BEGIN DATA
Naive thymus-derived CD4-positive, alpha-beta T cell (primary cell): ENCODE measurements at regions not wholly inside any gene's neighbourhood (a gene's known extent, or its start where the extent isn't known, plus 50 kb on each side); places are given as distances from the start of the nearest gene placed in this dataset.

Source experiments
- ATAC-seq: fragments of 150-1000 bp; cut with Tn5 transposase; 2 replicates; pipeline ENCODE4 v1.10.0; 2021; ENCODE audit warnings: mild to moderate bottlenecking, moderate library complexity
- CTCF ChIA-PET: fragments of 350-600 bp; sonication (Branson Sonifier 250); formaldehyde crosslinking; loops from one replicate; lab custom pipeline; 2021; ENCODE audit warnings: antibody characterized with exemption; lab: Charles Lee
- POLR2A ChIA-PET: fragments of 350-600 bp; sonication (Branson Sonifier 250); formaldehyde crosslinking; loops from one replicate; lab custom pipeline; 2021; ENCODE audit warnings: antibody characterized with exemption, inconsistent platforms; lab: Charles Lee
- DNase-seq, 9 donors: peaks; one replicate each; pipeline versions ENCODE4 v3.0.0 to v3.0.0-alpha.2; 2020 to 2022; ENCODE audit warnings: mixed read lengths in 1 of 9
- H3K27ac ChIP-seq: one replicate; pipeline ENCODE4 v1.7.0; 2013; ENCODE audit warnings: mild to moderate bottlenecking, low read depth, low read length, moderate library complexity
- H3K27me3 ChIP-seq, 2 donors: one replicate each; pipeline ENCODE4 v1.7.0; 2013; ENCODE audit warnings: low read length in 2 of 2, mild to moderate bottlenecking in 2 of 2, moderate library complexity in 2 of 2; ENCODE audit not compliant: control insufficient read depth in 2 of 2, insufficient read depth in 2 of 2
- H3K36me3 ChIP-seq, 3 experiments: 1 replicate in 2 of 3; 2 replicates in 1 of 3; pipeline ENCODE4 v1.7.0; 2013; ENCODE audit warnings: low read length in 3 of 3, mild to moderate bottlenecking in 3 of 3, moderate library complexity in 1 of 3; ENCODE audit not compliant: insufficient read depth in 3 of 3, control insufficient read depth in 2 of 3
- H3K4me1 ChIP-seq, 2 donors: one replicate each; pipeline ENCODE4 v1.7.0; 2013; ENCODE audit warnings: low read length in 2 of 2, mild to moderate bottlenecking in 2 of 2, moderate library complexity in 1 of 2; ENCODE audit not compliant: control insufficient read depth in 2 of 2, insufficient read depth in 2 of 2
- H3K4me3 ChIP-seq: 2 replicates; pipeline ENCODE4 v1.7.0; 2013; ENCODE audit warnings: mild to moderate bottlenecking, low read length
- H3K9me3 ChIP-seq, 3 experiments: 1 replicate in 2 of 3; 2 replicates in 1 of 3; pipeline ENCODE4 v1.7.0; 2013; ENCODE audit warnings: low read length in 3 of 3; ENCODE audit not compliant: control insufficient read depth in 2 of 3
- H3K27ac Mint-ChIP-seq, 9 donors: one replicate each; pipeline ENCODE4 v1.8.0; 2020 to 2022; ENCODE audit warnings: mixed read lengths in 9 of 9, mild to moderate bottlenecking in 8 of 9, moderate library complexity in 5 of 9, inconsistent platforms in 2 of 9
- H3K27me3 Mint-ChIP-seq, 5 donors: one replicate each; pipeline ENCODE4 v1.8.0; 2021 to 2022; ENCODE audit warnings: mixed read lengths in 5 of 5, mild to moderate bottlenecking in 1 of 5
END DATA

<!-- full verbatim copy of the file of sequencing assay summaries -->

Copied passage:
Naive thymus-derived CD4-positive, alpha-beta T cell (primary cell): ENCODE measurements at regions not wholly inside any gene's neighbourhood (a gene's known extent, or its start where the extent isn't known, plus 50 kb on each side); places are given as distances from the start of the nearest gene placed in this dataset.

Source experiments
- ATAC-seq: fragments of 150-1000 bp; cut with Tn5 transposase; 2 replicates; pipeline ENCODE4 v1.10.0; 2021; ENCODE audit warnings: mild to moderate bottlenecking, moderate library complexity
- CTCF ChIA-PET: fragments of 350-600 bp; sonication (Branson Sonifier 250); formaldehyde crosslinking; loops from one replicate; lab custom pipeline; 2021; ENCODE audit warnings: antibody characterized with exemption; lab: Charles Lee
- POLR2A ChIA-PET: fragments of 350-600 bp; sonication (Branson Sonifier 250); formaldehyde crosslinking; loops from one replicate; lab custom pipeline; 2021; ENCODE audit warnings: antibody characterized with exemption, inconsistent platforms; lab: Charles Lee
- DNase-seq, 9 donors: peaks; one replicate each; pipeline versions ENCODE4 v3.0.0 to v3.0.0-alpha.2; 2020 to 2022; ENCODE audit warnings: mixed read lengths in 1 of 9
- H3K27ac ChIP-seq: one replicate; pipeline ENCODE4 v1.7.0; 2013; ENCODE audit warnings: mild to moderate bottlenecking, low read depth, low read length, moderate library complexity
- H3K27me3 ChIP-seq, 2 donors: one replicate each; pipeline ENCODE4 v1.7.0; 2013; ENCODE audit warnings: low read length in 2 of 2, mild to moderate bottlenecking in 2 of 2, moderate library complexity in 2 of 2; ENCODE audit not compliant: control insufficient read depth in 2 of 2, insufficient read depth in 2 of 2
- H3K36me3 ChIP-seq, 3 experiments: 1 replicate in 2 of 3; 2 replicates in 1 of 3; pipeline ENCODE4 v1.7.0; 2013; ENCODE audit warnings: low read length in 3 of 3, mild to moderate bottlenecking in 3 of 3, moderate library complexity in 1 of 3; ENCODE audit not compliant: insufficient read depth in 3 of 3, control insufficient read depth in 2 of 3
- H3K4me1 ChIP-seq, 2 donors: one replicate each; pipeline ENCODE4 v1.7.0; 2013; ENCODE audit warnings: low read length in 2 of 2, mild to moderate bottlenecking in 2 of 2, moderate library complexity in 1 of 2; ENCODE audit not compliant: control insufficient read depth in 2 of 2, insufficient read depth in 2 of 2
- H3K4me3 ChIP-seq: 2 replicates; pipeline ENCODE4 v1.7.0; 2013; ENCODE audit warnings: mild to moderate bottlenecking, low read length
- H3K9me3 ChIP-seq, 3 experiments: 1 replicate in 2 of 3; 2 replicates in 1 of 3; pipeline ENCODE4 v1.7.0; 2013; ENCODE audit warnings: low read length in 3 of 3; ENCODE audit not compliant: control insufficient read depth in 2 of 3
- H3K27ac Mint-ChIP-seq, 9 donors: one replicate each; pipeline ENCODE4 v1.8.0; 2020 to 2022; ENCODE audit warnings: mixed read lengths in 9 of 9, mild to moderate bottlenecking in 8 of 9, moderate library complexity in 5 of 9, inconsistent platforms in 2 of 9
- H3K27me3 Mint-ChIP-seq, 5 donors: one replicate each; pipeline ENCODE4 v1.8.0; 2021 to 2022; ENCODE audit warnings: mixed read lengths in 5 of 5, mild to moderate bottlenecking in 1 of 5